Wednesday, June 23, 2004

Generational Knowledge

When I started teaching at UofL only 5% of my students (or anyone else for that matter) had even heard of the Internet. One of the things I used to like to do to shake up my student teachers was to show them a picture of my 2-month old playing on the computer (literarlly before she could walk or even sit by herself) and suggest that if they wanted to keep up with the students they would be teaching, they had better start becoming computer literate now. Well, that 2-month-old is now a six-year-old entering Grade 1 with an easy familiarity with computers that many senior teachers have still yet to master, and computer literacy has become a defacto entrance requirement to the faculty. But I found a new item to get my student teachers' attention: a Discovery toy DNA sequencer.

I have to admit, this one even makes my brain hurt. But it shows you that the next generation of kids will come into our classrooms taking for granted knowledge and skills that barely existed when we were in school.... Consequently, it is not enough to equip teachers with the latest current skill set; they have to be able to anticipate and start preparing to teach the next generation of kids skills that don't even exist yet-- which means the teachers we graduate have to be lifelong learners and willing to retool every few years.

Comment by P. Freeman, High School Physics Teacher
(Comment was too long to fit in comment function.)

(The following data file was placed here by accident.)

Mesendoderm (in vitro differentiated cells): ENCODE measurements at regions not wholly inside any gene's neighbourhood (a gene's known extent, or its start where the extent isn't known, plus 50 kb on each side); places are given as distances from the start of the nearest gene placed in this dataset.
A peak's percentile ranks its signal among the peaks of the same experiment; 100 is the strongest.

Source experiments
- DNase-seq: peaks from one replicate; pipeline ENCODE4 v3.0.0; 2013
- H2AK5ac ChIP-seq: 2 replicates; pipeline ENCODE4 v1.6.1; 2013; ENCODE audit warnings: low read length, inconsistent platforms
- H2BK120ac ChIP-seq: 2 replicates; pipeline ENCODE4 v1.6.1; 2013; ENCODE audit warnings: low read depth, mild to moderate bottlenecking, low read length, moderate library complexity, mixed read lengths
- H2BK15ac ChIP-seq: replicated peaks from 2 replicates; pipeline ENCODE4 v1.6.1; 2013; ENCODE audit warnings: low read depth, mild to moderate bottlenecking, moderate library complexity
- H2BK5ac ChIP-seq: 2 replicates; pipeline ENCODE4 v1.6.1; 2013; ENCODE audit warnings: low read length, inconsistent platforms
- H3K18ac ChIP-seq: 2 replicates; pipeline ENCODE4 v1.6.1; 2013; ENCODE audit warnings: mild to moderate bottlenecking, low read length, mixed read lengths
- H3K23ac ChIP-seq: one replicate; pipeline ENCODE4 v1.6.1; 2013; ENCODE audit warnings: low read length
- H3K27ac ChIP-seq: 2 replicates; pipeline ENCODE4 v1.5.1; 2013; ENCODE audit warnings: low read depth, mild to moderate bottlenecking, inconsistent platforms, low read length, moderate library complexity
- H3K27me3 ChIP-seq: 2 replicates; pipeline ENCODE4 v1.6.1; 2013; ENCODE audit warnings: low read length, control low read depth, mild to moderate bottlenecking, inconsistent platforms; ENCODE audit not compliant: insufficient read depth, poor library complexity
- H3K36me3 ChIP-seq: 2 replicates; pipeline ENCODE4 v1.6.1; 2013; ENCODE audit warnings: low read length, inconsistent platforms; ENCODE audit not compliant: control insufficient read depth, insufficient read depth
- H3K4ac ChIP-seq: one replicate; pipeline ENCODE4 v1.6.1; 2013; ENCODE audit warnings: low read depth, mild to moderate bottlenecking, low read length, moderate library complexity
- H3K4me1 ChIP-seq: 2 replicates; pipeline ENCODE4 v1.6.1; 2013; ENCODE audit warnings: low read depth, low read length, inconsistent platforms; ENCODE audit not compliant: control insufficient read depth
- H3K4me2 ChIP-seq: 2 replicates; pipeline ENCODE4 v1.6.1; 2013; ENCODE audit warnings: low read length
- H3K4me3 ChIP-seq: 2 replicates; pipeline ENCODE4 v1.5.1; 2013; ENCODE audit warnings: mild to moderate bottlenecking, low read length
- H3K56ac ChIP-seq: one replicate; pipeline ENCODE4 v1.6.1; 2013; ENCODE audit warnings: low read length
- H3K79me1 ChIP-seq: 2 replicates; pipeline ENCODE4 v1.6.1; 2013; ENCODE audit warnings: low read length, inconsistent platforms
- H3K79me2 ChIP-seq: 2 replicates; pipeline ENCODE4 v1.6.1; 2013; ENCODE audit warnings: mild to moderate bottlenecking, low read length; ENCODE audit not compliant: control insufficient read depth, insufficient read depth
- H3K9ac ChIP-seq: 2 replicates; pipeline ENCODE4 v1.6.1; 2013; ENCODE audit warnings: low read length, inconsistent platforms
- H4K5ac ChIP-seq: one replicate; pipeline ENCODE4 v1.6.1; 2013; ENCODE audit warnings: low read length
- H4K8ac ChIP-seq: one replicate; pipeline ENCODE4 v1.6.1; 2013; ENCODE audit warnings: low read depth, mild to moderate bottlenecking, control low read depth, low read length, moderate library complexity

What strikes me as strange is that this DNA sequencer is being offered at
the same time that it has become effectively impossible to buy, say, a
chemistry or mechano set.

I may be wrong, but it seems to me that this works against there is an
implicit assumption in the demonstrations you refer to (whether
computer-baby or DNA sequencer) that the alteration in background is a
progressive or intensifying one. I'm not convinced that there is significant
alteration in DEGREE of learning (or in the kind of world) here... I think
that this (quite remarkable) toy is another point on a random walk in

What knowledge and approaches kids are presented with changes over time, but
is driven by trends in the perception of science and by fear of same -- not
by any progressive trend in society (or science itself), or any plan by
toy-makers. If something bad happens to create a negative emotional
association with DNA (and we can all think of several possibilitiesl) then
this toy will vanish, to be replaced by something else that will press the
"cool science" buttons of parents without triggering the "evil science"

Thus the tools for learning which a child is exposed to will randomly change
with time, but not in a predictable way. It does not, therefore, follow that
kids in the future will have "knowledge and skills that barely existed", but
rather that they may have a randomly different set of knowledge and skills
than we do (or the students we think we will teach have).

This does not void the requirement for flexibility (For instance I'm already
having to look for a replacement for the "pikachu functions" I've been using
to teach quantum the past few years -- as pokemon fall from grace). What a
'random walk' means is that we cannot say simply "you must be lifelong
learners" but rather "you must learn *what your students have learned*". It
means that you cannot "anticipate and start preparing to teach", it means
you have to 'participate and keep winging it!'

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